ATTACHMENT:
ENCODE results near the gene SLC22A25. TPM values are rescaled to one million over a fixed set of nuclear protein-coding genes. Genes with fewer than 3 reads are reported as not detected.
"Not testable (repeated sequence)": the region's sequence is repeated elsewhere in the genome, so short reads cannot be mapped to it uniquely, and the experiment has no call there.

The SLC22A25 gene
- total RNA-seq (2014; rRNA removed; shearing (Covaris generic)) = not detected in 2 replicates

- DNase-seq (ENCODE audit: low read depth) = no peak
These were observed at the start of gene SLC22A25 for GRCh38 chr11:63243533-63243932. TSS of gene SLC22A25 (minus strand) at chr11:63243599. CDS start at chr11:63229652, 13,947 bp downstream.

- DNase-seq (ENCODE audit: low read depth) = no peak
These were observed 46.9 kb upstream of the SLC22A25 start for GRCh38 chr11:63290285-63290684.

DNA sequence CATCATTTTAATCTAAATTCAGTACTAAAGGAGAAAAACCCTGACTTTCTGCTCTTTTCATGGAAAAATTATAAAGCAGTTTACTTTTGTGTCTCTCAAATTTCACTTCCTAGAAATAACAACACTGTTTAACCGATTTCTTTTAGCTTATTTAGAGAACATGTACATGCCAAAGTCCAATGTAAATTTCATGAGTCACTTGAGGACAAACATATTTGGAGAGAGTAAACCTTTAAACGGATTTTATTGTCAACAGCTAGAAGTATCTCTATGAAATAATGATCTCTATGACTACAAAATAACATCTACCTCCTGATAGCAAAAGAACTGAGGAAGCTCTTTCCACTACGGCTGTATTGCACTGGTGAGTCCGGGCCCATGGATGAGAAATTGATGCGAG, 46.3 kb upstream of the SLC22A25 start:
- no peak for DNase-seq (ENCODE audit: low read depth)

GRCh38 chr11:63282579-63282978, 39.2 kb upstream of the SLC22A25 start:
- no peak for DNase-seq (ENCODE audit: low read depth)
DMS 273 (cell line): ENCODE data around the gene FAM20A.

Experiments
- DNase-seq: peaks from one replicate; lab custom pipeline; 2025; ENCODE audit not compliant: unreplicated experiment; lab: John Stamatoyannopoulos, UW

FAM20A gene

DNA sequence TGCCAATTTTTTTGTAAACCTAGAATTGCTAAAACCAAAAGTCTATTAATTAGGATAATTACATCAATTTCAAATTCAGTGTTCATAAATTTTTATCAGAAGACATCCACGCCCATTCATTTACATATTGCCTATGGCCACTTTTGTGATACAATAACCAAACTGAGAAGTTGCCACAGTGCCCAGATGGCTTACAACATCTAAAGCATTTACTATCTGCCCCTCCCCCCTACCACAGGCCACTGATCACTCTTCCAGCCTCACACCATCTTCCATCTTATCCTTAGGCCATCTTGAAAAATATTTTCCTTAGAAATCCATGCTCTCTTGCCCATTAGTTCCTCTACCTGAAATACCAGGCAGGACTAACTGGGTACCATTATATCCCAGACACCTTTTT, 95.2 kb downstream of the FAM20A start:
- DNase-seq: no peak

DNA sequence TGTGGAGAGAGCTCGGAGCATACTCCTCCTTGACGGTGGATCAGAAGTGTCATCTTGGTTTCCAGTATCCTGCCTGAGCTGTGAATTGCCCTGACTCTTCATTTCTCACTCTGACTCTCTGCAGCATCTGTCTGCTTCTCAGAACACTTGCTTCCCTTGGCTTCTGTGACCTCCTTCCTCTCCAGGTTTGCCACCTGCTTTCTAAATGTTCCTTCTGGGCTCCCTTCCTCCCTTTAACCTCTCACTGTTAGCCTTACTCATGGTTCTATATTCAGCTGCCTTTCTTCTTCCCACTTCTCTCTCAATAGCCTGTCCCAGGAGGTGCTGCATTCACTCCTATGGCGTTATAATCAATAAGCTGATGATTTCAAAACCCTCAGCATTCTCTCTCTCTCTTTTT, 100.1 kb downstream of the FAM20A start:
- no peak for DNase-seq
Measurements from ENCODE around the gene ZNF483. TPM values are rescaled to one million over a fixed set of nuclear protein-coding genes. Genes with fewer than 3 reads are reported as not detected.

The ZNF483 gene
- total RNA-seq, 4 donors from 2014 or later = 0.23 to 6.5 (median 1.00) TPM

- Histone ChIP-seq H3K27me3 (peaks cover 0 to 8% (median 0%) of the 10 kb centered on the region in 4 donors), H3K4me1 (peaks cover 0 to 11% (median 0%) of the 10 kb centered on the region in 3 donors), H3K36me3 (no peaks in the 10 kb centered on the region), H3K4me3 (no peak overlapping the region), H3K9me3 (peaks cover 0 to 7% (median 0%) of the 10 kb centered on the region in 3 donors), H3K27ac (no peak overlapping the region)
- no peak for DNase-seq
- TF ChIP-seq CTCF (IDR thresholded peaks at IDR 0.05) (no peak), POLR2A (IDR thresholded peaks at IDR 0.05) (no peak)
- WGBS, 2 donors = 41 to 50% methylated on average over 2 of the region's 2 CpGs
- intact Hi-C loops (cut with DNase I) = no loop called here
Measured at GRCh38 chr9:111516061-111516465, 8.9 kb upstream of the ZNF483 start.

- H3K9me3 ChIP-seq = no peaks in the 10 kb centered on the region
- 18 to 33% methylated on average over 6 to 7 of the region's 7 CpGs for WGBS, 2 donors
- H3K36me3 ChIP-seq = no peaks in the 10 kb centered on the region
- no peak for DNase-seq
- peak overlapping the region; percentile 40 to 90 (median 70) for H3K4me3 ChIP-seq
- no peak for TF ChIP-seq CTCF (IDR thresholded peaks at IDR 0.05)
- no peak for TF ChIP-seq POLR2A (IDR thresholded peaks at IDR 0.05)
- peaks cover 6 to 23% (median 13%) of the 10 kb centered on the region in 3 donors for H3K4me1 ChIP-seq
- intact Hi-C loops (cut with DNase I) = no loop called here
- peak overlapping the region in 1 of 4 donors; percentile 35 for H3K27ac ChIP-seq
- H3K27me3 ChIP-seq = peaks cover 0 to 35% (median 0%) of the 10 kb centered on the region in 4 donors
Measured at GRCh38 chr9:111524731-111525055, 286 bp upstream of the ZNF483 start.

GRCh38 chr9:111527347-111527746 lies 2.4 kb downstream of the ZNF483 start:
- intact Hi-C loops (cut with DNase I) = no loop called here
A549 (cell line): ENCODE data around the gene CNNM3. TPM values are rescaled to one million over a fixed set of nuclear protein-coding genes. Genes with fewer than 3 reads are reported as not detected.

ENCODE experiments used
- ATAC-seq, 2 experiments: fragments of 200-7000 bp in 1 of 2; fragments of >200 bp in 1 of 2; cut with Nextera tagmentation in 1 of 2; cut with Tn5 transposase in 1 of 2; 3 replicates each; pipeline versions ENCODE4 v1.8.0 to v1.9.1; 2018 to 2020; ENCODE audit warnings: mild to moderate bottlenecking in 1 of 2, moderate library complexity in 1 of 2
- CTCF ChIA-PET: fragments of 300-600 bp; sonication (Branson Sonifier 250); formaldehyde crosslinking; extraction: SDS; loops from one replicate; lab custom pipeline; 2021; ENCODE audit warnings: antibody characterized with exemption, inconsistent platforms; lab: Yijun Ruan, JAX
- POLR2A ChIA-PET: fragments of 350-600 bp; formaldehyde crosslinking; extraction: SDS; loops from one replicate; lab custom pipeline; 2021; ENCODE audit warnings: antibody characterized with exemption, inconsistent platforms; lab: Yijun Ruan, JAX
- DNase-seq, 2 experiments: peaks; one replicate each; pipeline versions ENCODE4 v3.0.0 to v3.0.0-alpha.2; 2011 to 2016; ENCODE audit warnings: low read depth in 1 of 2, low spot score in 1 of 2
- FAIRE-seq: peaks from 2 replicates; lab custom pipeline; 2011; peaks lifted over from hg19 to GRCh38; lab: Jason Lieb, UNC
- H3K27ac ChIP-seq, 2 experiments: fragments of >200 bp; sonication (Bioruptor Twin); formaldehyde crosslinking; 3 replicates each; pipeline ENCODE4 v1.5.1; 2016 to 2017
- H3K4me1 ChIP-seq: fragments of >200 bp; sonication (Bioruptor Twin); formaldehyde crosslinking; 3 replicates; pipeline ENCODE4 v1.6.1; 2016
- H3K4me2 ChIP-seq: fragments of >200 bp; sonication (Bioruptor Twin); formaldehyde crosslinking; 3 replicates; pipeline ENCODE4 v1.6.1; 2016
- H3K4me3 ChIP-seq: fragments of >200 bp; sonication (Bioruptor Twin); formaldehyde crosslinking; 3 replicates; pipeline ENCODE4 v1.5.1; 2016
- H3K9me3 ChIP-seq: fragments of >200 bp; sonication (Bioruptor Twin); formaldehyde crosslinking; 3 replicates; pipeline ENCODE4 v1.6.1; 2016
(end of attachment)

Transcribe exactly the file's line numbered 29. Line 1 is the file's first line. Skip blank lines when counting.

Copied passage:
Measured at GRCh38 chr9:111516061-111516465, 8.9 kb upstream of the ZNF483 start.